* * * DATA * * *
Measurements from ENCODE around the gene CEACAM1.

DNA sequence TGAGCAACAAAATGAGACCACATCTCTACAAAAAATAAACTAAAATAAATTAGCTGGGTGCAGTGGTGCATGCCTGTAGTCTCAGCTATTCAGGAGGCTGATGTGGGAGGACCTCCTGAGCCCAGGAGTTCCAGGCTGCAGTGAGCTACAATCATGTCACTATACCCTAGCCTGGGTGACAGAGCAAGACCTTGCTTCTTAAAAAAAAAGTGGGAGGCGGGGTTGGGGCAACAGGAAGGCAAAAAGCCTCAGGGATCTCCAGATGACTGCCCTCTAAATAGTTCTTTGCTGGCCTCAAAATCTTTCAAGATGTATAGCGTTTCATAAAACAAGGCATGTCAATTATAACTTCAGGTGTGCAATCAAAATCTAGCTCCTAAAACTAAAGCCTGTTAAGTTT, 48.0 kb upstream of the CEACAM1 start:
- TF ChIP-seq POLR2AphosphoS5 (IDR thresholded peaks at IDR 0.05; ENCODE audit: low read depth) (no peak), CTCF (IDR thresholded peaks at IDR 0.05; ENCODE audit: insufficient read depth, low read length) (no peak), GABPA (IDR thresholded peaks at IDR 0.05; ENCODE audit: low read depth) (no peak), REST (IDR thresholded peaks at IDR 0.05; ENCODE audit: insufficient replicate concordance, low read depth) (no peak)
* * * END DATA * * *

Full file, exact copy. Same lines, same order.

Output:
Measurements from ENCODE around the gene CEACAM1.

DNA sequence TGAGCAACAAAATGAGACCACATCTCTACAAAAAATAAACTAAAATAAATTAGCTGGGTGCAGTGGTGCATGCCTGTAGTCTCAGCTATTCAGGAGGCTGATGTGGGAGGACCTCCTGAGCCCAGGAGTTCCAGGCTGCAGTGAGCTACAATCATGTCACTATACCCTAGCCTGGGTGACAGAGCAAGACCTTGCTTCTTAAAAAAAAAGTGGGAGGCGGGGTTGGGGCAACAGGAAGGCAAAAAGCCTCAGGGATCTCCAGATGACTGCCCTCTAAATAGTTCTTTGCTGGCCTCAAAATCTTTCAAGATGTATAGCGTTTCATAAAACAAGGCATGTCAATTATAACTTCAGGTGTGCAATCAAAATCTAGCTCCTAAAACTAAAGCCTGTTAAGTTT, 48.0 kb upstream of the CEACAM1 start:
- TF ChIP-seq POLR2AphosphoS5 (IDR thresholded peaks at IDR 0.05; ENCODE audit: low read depth) (no peak), CTCF (IDR thresholded peaks at IDR 0.05; ENCODE audit: insufficient read depth, low read length) (no peak), GABPA (IDR thresholded peaks at IDR 0.05; ENCODE audit: low read depth) (no peak), REST (IDR thresholded peaks at IDR 0.05; ENCODE audit: insufficient replicate concordance, low read depth) (no peak)